Dear Wikiwand AI, let's keep it short by simply answering these key questions:
Can you list the top facts and stats about Optimistic concurrency control?
Summarize this article for a 10 year old
Optimistic concurrency control (OCC), also known as optimistic locking, is a concurrency control method applied to transactional systems such as relational database management systems and software transactional memory. OCC assumes that multiple transactions can frequently complete without interfering with each other. While running, transactions use data resources without acquiring locks on those resources. Before committing, each transaction verifies that no other transaction has modified the data it has read. If the check reveals conflicting modifications, the committing transaction rolls back and can be restarted. Optimistic concurrency control was first proposed in 1979 by H. T. Kung and John T. Robinson.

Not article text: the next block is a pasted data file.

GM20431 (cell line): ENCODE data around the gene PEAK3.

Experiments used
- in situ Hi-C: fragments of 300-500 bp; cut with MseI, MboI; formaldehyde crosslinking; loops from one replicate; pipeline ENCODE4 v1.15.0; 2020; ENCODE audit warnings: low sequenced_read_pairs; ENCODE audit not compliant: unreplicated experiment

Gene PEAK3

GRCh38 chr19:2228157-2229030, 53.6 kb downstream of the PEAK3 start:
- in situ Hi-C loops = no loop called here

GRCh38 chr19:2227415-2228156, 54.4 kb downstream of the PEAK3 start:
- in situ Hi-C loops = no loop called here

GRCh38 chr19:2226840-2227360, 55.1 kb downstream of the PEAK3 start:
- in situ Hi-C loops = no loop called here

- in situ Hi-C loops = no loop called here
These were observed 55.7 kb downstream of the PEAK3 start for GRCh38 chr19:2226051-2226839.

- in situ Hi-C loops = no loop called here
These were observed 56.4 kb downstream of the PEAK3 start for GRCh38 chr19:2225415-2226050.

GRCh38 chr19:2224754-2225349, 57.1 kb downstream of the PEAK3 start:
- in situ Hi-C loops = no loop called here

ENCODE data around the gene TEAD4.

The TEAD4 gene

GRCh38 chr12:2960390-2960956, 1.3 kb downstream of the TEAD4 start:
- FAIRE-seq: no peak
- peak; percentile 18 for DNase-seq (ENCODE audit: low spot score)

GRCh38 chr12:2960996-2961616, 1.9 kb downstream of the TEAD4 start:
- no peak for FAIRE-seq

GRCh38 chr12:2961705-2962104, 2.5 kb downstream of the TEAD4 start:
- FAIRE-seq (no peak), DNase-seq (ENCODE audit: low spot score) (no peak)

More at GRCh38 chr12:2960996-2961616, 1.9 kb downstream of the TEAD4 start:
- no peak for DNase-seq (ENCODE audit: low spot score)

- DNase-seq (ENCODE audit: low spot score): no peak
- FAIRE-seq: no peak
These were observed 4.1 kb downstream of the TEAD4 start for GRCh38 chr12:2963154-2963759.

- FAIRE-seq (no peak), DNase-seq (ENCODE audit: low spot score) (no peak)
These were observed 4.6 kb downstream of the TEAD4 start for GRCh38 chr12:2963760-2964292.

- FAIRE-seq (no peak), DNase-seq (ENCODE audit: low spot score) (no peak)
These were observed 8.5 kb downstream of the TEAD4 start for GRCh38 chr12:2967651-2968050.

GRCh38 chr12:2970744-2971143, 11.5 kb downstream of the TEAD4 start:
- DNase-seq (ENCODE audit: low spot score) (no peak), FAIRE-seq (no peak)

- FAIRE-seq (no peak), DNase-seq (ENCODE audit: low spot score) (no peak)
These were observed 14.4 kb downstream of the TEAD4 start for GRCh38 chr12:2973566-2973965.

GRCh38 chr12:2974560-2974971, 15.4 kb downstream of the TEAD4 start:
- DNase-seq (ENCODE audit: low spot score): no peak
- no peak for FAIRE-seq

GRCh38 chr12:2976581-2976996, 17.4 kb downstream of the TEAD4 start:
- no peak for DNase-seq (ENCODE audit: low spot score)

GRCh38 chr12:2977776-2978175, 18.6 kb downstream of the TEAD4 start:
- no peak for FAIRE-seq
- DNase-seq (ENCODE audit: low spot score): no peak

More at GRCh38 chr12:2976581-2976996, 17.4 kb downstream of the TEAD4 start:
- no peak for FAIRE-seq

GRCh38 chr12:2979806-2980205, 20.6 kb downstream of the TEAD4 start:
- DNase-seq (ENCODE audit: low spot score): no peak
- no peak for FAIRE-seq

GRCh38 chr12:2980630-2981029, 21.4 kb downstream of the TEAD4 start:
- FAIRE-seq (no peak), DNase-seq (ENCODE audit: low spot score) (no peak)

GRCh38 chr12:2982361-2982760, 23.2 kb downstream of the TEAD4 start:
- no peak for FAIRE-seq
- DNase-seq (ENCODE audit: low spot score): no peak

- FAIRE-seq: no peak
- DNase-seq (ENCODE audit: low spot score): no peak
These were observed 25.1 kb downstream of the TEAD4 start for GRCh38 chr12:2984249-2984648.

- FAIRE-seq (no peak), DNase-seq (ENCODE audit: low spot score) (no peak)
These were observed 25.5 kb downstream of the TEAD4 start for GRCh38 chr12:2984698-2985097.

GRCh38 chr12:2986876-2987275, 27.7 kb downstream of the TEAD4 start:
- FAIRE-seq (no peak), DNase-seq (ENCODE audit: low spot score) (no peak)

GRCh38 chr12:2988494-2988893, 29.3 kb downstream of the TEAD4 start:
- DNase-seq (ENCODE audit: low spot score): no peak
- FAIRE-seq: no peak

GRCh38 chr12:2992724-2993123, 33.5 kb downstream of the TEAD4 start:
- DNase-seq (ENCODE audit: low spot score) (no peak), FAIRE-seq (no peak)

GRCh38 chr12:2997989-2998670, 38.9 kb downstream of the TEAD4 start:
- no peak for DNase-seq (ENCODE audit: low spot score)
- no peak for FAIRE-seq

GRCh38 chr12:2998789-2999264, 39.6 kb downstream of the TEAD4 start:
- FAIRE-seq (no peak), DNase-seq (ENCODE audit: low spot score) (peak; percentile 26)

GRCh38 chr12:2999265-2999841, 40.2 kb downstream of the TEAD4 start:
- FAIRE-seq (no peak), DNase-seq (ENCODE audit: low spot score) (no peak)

OCC is generally used in environments with low data contention. When conflicts are rare, transactions can complete without the expense of managing locks and without having transactions wait for other transactions' locks to clear, leading to higher throughput than other concurrency control methods. However, if contention for data resources is frequent, the cost of repeatedly restarting transactions hurts performance significantly, in which case other concurrency control methods may be better suited. However, locking-based ("pessimistic") methods also can deliver poor performance because locking can drastically limit effective concurrency even when deadlocks are avoided.
Oops something went wrong: